The Bad

So blue light can trouble your sleep patterns, but can it have long-term health effects? The answer is complicated. Direct exposure to a significant source of blue light is dangerous, but many of our artificial sources are limited.

Unfortunately, our bodies are more vulnerable to blue light than UV radiation. The eye lens can effectively block nearly 100% UV light but can’t block blue light. So although some blue light has benefits, we experience prolonged exposure through artificial sources.

It is unclear how much harm blue light can cause, as it’s still being studied. However, since our eyes don’t effectively filter blue light, prolonged exposure can increase the risk of digital eye strain and retina damage, including macular degeneration.

Blue Light Glasses & Transition Lenses

Today’s lens technology has created many convenient eyewear options. For example, transition lenses combine prescription eyewear with UV protection. Rather than switching between your glasses and sunglasses when you go outside, the self-tinting lenses darken to block sunlight. 

Transition lens with a premium anti-reflective coating will give you blue light protection. 

Zeiss’ DuraVision Blue Protect combines blue light blocking technology with self-tinting lenses for 100% UV protection. The lenses conveniently provide complete outdoor protection and seamlessly switch for indoor protection against low levels of blue light, including digital devices.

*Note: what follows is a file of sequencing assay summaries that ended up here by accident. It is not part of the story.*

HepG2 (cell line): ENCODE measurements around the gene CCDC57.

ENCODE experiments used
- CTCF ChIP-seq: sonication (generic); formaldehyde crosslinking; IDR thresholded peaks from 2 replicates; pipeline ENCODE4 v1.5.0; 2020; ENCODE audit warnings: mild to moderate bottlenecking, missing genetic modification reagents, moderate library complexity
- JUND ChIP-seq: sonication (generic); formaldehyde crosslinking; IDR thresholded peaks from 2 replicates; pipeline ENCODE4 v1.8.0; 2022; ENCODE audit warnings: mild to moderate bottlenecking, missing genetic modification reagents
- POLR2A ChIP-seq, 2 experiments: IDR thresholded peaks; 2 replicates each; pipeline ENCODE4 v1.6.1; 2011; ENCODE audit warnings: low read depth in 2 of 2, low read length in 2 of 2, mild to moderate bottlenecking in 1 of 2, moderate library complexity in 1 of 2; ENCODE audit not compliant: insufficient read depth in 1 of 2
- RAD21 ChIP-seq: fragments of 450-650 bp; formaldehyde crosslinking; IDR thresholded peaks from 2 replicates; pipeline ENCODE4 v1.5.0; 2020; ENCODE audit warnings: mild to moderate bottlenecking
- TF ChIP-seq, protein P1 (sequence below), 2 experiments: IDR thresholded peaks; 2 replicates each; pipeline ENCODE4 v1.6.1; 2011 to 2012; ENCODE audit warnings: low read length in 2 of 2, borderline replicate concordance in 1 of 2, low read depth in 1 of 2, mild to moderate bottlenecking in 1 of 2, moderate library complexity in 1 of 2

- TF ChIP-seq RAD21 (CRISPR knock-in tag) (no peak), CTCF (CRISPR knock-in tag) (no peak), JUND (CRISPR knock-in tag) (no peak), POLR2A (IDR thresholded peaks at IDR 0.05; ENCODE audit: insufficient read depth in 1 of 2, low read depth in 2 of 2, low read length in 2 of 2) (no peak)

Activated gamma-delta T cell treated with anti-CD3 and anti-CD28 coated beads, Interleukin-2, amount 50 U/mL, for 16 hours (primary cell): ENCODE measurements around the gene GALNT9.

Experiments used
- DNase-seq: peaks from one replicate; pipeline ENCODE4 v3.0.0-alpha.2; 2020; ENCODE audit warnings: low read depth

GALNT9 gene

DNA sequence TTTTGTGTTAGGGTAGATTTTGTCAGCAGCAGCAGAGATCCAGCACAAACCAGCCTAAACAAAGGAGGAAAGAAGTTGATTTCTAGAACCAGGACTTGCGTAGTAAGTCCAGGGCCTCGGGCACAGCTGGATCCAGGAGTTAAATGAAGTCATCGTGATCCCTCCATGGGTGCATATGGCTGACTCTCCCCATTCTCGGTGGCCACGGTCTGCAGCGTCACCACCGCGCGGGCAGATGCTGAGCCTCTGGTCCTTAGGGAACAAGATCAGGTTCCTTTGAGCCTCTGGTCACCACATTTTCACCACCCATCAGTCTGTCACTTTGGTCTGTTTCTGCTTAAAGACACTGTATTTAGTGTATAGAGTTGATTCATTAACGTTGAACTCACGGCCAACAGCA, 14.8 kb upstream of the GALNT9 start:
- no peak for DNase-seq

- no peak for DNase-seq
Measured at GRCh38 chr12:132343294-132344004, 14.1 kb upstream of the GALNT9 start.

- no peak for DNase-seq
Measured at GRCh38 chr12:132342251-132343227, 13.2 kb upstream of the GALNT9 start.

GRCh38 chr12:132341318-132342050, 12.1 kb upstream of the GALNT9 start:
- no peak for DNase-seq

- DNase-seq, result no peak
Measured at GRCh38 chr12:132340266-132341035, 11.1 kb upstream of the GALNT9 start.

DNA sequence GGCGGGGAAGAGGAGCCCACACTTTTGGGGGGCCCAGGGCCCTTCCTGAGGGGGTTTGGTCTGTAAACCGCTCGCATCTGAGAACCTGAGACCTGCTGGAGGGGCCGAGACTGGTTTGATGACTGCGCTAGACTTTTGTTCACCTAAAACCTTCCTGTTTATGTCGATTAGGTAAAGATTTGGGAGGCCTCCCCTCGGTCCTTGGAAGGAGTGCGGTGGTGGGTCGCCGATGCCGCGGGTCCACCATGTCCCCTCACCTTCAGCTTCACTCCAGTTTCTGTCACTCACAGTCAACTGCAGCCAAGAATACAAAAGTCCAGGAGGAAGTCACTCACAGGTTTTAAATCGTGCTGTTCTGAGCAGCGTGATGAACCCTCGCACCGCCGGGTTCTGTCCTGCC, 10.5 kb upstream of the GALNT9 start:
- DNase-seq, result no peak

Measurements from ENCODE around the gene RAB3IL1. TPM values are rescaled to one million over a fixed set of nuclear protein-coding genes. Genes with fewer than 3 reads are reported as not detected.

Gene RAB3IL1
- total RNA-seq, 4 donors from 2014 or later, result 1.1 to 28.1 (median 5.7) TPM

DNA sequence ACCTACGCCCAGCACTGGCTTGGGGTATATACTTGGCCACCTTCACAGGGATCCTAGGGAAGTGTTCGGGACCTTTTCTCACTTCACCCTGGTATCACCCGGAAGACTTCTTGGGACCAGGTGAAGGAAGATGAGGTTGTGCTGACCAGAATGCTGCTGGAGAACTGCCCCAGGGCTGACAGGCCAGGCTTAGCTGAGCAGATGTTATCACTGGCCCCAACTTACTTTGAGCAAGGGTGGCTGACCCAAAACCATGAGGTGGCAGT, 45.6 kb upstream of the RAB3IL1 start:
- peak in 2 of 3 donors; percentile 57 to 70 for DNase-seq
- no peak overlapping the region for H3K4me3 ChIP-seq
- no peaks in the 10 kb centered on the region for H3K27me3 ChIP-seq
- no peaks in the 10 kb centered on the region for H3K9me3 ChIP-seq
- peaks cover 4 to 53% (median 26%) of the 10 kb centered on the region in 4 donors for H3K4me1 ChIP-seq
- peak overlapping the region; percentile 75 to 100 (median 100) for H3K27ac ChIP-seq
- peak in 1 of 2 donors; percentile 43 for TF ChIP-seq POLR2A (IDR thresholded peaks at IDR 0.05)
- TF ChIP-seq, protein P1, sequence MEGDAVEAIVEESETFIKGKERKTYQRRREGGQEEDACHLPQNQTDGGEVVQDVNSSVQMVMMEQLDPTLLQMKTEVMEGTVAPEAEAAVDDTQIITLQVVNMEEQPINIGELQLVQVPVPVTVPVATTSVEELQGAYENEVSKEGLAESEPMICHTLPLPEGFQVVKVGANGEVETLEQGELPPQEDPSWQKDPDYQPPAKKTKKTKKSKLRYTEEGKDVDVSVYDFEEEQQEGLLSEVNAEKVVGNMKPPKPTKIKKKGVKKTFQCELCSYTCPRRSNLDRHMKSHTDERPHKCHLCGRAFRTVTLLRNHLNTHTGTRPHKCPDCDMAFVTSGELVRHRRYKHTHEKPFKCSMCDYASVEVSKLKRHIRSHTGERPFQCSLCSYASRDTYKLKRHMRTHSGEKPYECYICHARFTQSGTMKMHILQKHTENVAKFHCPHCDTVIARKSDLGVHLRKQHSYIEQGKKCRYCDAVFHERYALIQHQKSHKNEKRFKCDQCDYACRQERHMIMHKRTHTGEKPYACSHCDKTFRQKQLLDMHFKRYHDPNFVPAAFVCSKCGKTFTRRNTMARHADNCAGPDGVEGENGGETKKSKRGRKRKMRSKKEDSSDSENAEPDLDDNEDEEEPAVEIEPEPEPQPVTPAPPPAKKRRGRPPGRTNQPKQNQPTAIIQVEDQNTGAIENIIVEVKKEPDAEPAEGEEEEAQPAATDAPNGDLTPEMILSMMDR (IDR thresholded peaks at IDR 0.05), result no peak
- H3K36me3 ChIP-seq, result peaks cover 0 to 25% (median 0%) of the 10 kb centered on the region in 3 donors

There are also transition contact lenses with blue light filtering capabilities. With self-tinting and blue-light-blocking, patients can achieve comfortable vision and prevent UV or blue light damage.

Enhance Your Lenses

Keeping your eyes healthy starts with a visit to your optometrist. When you want more from your eyewear, we can provide insight into available technology. 20/20 Vision Associates is technology-driven because we want to provide our patients with the best possible eyewear and eye care for life, work, and play.

We can discuss your eyewear needs and recommend what coating might benefit your eyes. Our friendly team can introduce lens coatings customized for your vision needs, including blue light and UV protection. Contact us today for an appointment!

Written by Dr. Cheryl Everitt

Cheryl M. Everitt, OD, received her Doctor of Optometry degree from the Southern California College of Optometry in Fullerton, California in 1994. She holds a bachelor’s degree in biology from California State University, Fullerton. Dr. Everitt takes a special interest in treating patients with a variety of difficult eye conditions, such as chronic headaches and migraines. Dr. Everitt has been a conference speaker on topics ranging from contact lenses to practice management to trigeminal dysphoria. She has also participated in a mobile eye clinic in Riverside, and medical missions to Mexico. Dr. Everitt is one of the original founders of 20/20 Vision Associates Optometry and has practiced for 25 years. She was an associate research scientist for 4 years prior to becoming an optometrist. She is also an active member of her church.